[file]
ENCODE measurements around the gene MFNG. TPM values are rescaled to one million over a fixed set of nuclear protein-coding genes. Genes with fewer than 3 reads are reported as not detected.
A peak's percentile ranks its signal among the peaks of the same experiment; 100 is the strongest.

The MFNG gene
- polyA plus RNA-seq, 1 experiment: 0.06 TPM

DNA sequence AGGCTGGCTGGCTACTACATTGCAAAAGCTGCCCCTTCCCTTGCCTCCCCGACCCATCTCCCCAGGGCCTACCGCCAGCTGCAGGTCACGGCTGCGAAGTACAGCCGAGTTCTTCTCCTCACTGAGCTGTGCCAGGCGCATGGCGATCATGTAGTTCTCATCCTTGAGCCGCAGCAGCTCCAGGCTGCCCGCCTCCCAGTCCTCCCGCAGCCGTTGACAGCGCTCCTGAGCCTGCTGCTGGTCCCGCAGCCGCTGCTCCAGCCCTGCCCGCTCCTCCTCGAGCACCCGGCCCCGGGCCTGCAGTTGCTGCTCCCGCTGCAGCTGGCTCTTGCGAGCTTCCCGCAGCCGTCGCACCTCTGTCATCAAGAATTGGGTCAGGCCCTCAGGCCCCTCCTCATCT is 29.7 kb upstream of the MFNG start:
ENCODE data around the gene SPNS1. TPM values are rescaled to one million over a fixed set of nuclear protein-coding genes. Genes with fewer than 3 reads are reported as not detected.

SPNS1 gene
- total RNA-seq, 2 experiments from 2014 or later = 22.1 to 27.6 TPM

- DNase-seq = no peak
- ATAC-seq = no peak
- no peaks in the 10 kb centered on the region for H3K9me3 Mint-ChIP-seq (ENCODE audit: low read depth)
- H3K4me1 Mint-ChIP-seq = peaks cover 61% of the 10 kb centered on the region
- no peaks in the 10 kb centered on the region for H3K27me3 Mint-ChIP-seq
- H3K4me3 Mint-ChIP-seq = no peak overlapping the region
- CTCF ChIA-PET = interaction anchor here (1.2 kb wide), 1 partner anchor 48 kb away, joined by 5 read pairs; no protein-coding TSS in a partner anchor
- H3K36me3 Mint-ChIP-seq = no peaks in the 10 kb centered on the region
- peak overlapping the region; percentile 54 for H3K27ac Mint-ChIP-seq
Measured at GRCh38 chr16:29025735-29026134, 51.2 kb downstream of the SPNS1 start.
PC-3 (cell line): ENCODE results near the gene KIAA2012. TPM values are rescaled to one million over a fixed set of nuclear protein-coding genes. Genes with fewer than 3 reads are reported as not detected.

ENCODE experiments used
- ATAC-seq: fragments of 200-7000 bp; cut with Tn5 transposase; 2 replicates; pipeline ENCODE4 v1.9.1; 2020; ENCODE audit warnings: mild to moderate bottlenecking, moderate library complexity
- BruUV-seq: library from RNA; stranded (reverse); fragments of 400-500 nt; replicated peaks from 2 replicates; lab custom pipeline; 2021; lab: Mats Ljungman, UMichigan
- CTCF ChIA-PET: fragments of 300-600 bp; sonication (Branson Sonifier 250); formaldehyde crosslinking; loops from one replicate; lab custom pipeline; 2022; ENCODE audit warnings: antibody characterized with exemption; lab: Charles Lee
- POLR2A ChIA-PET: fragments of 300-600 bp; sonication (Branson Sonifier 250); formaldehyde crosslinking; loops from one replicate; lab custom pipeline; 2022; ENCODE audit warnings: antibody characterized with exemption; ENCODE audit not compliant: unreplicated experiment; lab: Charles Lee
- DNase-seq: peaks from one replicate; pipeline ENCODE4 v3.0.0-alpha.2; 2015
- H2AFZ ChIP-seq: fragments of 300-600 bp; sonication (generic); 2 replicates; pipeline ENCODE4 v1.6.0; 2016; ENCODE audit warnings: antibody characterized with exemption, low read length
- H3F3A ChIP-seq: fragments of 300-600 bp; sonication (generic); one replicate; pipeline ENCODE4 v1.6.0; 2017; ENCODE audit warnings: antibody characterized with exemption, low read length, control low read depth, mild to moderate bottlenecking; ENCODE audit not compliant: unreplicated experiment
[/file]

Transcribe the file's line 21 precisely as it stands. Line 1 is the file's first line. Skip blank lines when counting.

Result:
- ATAC-seq: fragments of 200-7000 bp; cut with Tn5 transposase; 2 replicates; pipeline ENCODE4 v1.9.1; 2020; ENCODE audit warnings: mild to moderate bottlenecking, moderate library complexity